I went on a quick getaway this past weekend to attend my nephew’s graduation. I say nephew but he’s five years older than me, but that’s another story.
I’ve never been to a military graduation before—it was all very fascinating. Handshakes and diplomas are replaced by symbolic first salutes and silver dollars. Togas are badass uniforms with bars and medals and pins. The graduates are finally commissioned officers—second lieutenants with a long, long way to go.
Bagpipes are played. The main commencement speaker (in the short jacket with the most bars on his sleeves) remembers his time as a POW and stresses the importance of character. Orders are given to sit and stand.
After all the awards are given out, the master of ceremonies decides to read out a little sheet of trivia about the class of 2013. The hours of exercise, the number of push-ups demanded per day. The fact that one graduate used to be a water polo coach. (The audience erupts in laughter, then one of the generals on stage says he used to be one too.)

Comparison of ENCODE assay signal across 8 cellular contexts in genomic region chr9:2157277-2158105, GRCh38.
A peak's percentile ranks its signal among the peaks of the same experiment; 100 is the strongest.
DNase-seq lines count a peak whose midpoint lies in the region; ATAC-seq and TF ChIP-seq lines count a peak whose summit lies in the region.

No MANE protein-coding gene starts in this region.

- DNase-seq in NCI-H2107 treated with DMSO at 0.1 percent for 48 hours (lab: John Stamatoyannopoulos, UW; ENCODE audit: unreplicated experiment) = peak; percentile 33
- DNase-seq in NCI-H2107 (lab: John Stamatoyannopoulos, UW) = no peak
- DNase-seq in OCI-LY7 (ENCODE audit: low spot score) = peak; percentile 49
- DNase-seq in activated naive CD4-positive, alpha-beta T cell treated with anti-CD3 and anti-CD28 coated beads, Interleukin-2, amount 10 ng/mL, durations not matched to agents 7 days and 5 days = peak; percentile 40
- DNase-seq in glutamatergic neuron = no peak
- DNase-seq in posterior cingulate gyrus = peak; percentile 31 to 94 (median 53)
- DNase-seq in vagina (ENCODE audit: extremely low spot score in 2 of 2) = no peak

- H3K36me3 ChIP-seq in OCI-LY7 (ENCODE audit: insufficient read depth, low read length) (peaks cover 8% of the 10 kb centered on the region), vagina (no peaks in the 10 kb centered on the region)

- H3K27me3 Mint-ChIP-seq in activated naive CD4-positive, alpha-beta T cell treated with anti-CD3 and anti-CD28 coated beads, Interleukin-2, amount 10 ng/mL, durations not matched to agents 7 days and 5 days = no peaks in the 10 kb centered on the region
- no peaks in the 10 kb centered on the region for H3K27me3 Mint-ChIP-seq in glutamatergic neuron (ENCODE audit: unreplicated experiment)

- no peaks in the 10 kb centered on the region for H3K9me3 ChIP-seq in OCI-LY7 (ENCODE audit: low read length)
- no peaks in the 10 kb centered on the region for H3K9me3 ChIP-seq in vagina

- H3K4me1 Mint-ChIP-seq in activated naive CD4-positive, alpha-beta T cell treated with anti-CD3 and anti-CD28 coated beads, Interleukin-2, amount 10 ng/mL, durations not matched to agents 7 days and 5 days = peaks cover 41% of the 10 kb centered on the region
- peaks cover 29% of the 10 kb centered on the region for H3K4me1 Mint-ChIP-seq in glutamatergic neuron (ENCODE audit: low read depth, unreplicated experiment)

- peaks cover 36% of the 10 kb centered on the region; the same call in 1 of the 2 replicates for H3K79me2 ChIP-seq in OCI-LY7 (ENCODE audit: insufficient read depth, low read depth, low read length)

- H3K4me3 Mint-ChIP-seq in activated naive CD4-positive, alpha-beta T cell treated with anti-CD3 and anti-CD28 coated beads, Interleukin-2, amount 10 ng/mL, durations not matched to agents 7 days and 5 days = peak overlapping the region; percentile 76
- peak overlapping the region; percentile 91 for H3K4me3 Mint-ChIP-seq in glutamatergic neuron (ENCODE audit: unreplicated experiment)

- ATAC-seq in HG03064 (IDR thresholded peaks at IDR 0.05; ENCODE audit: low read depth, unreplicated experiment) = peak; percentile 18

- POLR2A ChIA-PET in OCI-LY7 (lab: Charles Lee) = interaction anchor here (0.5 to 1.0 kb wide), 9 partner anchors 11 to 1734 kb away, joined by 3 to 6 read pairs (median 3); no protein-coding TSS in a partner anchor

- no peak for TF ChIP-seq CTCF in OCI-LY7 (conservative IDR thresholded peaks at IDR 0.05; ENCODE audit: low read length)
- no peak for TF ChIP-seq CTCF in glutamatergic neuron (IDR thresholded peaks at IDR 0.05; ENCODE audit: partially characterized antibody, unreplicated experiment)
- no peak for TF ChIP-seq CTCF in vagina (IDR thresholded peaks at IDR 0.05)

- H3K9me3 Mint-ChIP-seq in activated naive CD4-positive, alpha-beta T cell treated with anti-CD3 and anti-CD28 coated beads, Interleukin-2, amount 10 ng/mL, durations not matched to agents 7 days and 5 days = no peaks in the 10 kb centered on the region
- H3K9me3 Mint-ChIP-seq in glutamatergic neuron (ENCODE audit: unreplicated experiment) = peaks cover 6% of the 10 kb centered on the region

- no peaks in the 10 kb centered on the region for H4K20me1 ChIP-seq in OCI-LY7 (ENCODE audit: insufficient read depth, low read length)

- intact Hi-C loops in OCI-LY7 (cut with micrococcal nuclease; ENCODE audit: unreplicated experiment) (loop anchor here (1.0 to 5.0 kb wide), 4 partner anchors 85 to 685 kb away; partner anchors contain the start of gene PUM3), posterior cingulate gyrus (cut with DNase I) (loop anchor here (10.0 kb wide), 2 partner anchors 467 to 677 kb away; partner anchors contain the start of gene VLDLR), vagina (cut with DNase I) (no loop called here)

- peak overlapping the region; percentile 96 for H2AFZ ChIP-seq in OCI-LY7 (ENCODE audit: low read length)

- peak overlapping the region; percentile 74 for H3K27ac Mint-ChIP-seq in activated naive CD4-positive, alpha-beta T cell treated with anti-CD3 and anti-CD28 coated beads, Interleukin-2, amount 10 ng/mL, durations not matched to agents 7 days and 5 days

The youngest in the class, he says, is 24 years old. I spot him almost right away—he does a subtle little fist pump from the third row.
The oldest in the class, he continues, is 72 years old. An audible gasp from the crowd. The emcee adds that despite his age, he’s scored almost perfect in all his physical tests.
It’s a little harder to spot him from the crowd, but I do—an old man in the last row of the middle section, trying his best to fight back tears and failing. He struggles to smile as tears roll down his cheeks.
…I just ran out of excuses for not following my dreams.
A gray morning in the fall
This is not about the gum wall in SLO, CA. It's about accepting your environment.
"As a servant earnestly desireth the shadow... So am I made to possess months of vanity, and wearisome nights are appointed to me.”